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瞳に涙をためながら、おずおずと、彼が香織さんに近づいてくる。

I'm curious, what is the usage of てくる in this sentence? Why not いく? Given the character in question is clearly "heading" for the 香織さん and it's not 香織さん coming toward him.

Edit: it's narration, and the narrator is observer

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    I understand your doubt but the sentence can't mean Kaori is coming toward him. Whether it's いく or くる, it's him that is moving because the subject is 彼.
    – aguijonazo
    Mar 20, 2023 at 22:48
  • Is it said by a third person at the scene, or a story teller who's not there?
    – aguijonazo
    Mar 21, 2023 at 7:35
  • Narration, and the narrator is observer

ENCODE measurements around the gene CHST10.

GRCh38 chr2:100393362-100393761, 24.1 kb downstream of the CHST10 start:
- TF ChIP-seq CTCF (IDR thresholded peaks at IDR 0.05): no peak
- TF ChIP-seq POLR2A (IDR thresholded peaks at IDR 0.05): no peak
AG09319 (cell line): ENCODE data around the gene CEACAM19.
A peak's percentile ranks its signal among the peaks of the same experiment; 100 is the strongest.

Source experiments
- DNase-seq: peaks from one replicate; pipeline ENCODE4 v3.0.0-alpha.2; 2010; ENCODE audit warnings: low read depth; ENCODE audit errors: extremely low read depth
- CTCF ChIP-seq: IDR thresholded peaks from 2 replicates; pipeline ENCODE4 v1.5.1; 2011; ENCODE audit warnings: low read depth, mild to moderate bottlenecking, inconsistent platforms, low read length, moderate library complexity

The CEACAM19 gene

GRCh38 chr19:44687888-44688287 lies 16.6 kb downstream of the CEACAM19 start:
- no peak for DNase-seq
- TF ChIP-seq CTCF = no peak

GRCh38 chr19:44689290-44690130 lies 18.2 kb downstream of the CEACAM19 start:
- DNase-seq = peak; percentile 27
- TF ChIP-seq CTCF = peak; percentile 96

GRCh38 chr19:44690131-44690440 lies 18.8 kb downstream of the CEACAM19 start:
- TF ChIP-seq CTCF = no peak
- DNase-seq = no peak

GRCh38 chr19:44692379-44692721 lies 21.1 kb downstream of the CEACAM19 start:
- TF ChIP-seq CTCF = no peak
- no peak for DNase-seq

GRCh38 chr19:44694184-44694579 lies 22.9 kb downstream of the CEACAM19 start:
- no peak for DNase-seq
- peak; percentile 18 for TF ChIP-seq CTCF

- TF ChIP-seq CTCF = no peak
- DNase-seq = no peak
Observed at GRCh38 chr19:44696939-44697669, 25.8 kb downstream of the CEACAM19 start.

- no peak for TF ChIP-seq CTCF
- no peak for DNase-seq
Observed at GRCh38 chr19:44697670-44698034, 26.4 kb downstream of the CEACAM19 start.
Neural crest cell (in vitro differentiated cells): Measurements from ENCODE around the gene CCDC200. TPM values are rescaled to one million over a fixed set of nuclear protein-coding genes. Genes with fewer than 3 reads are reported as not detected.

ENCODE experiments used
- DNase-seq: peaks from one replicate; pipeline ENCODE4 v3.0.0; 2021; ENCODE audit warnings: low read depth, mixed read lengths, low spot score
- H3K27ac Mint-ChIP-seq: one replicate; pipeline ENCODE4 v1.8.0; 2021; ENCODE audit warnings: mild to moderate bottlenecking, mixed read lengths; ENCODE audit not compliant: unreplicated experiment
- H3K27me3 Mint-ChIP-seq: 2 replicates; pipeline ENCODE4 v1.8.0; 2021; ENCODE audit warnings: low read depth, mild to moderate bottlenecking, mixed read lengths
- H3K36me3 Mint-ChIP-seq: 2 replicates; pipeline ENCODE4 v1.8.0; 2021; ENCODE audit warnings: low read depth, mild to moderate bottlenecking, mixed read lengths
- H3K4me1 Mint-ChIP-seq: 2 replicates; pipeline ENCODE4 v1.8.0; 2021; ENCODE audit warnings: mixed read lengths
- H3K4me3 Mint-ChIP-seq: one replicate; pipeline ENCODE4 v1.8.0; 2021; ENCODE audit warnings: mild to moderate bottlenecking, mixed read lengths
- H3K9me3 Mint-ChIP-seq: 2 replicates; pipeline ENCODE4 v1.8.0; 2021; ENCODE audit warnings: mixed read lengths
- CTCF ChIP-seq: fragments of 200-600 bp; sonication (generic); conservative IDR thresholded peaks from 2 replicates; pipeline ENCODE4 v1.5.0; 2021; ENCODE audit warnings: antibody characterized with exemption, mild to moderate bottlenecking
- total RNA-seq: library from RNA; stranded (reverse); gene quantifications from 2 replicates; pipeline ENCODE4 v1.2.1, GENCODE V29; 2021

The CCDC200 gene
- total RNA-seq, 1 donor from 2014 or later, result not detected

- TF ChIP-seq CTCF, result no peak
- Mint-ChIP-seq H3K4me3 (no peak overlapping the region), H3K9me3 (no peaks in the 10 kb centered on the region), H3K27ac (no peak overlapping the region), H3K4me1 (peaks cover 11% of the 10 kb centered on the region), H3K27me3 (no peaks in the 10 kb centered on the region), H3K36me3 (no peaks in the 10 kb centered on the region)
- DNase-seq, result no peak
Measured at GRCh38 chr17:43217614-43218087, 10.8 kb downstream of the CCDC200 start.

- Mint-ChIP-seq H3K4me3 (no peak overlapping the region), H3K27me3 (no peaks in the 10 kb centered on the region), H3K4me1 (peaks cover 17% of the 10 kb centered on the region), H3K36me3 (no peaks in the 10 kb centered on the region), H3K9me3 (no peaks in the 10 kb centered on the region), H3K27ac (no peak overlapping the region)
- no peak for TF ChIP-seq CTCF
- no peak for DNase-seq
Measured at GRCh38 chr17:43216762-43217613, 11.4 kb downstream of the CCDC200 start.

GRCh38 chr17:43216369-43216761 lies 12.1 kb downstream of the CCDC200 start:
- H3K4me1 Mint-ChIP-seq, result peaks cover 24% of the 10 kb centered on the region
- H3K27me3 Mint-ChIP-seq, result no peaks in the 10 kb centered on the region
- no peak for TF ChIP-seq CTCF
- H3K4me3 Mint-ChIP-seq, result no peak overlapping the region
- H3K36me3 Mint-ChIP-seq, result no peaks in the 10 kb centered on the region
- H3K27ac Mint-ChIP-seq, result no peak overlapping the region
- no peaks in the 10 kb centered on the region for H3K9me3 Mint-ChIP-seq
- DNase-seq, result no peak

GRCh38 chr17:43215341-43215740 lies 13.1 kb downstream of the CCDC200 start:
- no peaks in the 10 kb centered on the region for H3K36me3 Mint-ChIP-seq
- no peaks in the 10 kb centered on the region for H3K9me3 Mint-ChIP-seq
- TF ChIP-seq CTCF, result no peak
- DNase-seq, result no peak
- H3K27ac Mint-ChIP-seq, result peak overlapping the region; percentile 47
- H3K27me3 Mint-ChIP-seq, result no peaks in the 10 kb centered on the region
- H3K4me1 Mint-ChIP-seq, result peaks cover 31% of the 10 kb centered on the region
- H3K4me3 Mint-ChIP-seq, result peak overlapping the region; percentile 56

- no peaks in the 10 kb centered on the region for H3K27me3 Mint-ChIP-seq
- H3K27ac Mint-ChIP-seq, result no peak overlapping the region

– Bluegate
    Mar 21, 2023 at 10:35

1 Answer 1

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It's the subsidiary verb (-て)くる, and it's used to describe 彼 is physically coming closer to 香織さん.

This may seem redundant at first because 近づく ("to get closer") also has a similar meaning, but they play different roles. 近づく and 遠ざかる are about the distance from the target (marked with に/から), while (-て)くる and (-て)いく are about the distance from the observer (which may or may not be the same as the target). For example, you can say AさんはBさんに近づいていった, which means A got closer to B and away from the (implicit) observer.

In your case, there is a narrator that describes this scene as a third person, but 香織さん is working as a temporarily observer here. Or you may think there is an invisible narrator (or camera) near 香織さん. See also: What does ~てくる mean here?

(-て)いる has a totally different meaning. It's possible to use (-て)くる and (-て)いる together, like this:

彼は香織さんに近づいてきている。
He is (gradually) getting closer to Kaori.

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